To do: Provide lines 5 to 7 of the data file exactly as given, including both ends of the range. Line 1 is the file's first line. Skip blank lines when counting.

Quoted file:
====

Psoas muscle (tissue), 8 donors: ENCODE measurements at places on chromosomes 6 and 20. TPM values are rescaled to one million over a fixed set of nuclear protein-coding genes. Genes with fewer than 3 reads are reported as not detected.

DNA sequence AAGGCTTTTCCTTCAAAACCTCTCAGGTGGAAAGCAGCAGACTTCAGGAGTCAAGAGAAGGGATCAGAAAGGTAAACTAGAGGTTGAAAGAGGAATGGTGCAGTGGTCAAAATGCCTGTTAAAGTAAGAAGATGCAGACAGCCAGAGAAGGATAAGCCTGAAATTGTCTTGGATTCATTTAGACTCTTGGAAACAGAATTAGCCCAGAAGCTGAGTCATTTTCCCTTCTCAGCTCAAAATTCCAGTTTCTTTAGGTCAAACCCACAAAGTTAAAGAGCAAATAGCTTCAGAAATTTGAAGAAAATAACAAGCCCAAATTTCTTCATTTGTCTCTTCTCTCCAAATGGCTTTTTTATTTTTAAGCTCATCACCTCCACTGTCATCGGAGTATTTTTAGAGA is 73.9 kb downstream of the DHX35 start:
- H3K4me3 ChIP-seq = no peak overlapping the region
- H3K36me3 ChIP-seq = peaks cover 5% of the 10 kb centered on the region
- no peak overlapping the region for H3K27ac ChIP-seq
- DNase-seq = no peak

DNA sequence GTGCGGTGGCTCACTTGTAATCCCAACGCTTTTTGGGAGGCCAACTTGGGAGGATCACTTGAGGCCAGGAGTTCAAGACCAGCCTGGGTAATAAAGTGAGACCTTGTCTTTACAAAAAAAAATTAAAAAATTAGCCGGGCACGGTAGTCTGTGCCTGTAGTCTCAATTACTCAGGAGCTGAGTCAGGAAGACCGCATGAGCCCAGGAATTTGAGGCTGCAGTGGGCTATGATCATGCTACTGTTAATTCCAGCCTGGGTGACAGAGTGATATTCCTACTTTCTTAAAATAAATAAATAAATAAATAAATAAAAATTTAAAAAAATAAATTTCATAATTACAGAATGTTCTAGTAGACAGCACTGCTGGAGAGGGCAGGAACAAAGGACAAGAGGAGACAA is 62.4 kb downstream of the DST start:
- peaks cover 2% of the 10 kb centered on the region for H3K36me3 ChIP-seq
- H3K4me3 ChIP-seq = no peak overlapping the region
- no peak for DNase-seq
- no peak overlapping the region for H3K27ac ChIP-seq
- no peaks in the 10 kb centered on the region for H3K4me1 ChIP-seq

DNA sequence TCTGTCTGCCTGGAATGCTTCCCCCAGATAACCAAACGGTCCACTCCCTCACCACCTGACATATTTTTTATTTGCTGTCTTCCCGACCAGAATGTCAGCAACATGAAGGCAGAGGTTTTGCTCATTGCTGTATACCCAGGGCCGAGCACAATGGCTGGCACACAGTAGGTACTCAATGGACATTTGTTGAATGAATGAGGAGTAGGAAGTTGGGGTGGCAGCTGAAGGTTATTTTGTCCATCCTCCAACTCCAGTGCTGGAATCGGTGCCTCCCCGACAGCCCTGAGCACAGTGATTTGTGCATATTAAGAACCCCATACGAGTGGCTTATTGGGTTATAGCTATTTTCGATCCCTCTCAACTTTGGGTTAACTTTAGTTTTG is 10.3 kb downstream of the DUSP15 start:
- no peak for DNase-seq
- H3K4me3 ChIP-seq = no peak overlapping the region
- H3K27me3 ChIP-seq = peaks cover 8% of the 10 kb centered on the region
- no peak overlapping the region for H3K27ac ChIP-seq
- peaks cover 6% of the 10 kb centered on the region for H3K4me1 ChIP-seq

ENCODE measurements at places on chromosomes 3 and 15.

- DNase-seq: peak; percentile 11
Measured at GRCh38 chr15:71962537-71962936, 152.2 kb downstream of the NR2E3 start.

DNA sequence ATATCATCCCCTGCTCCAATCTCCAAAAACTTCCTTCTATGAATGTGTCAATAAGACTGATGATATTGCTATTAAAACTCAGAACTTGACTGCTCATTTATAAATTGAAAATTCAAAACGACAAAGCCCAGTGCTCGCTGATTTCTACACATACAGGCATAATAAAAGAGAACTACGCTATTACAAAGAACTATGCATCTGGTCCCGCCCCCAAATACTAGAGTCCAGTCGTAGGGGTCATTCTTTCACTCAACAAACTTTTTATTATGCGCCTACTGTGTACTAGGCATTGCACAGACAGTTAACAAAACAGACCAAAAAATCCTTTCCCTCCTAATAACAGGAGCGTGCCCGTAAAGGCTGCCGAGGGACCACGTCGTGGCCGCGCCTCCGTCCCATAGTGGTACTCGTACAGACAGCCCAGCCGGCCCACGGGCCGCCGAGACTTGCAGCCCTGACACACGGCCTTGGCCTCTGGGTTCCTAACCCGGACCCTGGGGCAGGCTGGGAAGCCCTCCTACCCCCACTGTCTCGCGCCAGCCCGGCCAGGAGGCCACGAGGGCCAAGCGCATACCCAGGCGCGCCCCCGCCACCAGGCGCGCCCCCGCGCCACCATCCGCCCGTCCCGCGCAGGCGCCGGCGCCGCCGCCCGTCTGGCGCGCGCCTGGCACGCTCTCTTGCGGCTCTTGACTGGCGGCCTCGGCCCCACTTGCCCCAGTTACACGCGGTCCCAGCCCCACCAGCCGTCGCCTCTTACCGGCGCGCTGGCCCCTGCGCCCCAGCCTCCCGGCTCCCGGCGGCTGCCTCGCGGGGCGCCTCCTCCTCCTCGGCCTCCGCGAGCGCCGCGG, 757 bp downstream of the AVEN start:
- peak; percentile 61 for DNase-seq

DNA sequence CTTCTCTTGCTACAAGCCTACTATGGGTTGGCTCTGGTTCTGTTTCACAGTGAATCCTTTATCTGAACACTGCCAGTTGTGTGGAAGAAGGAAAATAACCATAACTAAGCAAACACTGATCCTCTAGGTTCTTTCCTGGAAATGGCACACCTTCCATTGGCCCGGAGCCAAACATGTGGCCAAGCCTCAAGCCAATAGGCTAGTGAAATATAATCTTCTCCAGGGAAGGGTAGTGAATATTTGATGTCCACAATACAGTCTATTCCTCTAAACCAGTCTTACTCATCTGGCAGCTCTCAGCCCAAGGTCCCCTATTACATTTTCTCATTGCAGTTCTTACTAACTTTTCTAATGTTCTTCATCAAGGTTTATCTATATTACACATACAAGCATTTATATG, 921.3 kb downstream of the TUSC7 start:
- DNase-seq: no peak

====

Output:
- no peak overlapping the region for H3K27ac ChIP-seq
- DNase-seq = no peak

DNA sequence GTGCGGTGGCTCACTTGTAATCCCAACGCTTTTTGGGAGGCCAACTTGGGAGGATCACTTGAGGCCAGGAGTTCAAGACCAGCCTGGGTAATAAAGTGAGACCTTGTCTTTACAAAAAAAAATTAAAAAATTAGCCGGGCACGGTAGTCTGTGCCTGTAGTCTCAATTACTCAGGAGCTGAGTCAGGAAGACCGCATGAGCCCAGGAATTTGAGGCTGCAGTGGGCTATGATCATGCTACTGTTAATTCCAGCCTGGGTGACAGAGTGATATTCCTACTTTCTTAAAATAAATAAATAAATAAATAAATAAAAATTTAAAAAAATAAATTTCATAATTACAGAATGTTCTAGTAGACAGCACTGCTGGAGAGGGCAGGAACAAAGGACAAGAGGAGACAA is 62.4 kb downstream of the DST start: